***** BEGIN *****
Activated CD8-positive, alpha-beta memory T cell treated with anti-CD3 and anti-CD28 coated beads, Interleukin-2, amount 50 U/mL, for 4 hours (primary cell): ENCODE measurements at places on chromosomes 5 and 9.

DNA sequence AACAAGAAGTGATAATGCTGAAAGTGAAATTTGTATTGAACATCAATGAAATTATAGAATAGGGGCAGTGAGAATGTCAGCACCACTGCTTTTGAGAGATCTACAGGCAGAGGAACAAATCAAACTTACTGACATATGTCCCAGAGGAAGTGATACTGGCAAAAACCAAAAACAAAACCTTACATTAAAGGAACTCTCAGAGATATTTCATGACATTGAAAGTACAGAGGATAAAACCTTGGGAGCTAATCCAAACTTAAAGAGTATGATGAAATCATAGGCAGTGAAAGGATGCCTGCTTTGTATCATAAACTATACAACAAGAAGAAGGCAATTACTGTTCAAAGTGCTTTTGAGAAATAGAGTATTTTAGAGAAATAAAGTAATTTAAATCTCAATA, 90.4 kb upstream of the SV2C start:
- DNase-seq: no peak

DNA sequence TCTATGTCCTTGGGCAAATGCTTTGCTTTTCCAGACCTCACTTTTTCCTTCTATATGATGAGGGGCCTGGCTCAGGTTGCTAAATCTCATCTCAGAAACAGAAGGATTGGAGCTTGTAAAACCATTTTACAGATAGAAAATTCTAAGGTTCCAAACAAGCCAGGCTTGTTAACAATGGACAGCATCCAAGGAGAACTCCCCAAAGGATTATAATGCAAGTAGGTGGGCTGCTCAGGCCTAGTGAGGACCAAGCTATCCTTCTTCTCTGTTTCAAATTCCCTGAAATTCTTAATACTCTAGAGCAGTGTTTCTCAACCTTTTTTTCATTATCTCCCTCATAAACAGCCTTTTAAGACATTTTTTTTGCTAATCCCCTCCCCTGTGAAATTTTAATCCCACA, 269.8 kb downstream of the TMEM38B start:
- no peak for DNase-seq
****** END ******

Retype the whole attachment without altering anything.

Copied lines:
Activated CD8-positive, alpha-beta memory T cell treated with anti-CD3 and anti-CD28 coated beads, Interleukin-2, amount 50 U/mL, for 4 hours (primary cell): ENCODE measurements at places on chromosomes 5 and 9.

DNA sequence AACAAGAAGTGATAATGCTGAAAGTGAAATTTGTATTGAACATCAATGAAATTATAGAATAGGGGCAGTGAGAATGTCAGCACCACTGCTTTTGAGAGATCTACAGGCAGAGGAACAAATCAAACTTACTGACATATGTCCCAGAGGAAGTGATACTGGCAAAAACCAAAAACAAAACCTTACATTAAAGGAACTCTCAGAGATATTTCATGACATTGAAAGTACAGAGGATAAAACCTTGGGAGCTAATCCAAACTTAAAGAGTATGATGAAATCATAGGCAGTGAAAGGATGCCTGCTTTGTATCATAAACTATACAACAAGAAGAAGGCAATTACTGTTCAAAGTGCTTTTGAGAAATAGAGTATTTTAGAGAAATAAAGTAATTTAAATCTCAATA, 90.4 kb upstream of the SV2C start:
- DNase-seq: no peak

DNA sequence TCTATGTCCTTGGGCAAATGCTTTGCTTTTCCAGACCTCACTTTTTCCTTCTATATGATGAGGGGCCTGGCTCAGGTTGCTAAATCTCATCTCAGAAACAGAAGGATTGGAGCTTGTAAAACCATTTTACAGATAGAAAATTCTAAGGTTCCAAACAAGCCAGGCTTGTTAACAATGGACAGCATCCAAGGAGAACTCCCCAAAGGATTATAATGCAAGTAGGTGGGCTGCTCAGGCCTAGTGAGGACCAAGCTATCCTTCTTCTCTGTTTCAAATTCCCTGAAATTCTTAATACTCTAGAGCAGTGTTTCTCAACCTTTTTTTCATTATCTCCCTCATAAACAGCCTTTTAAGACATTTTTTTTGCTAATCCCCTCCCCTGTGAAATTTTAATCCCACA, 269.8 kb downstream of the TMEM38B start:
- no peak for DNase-seq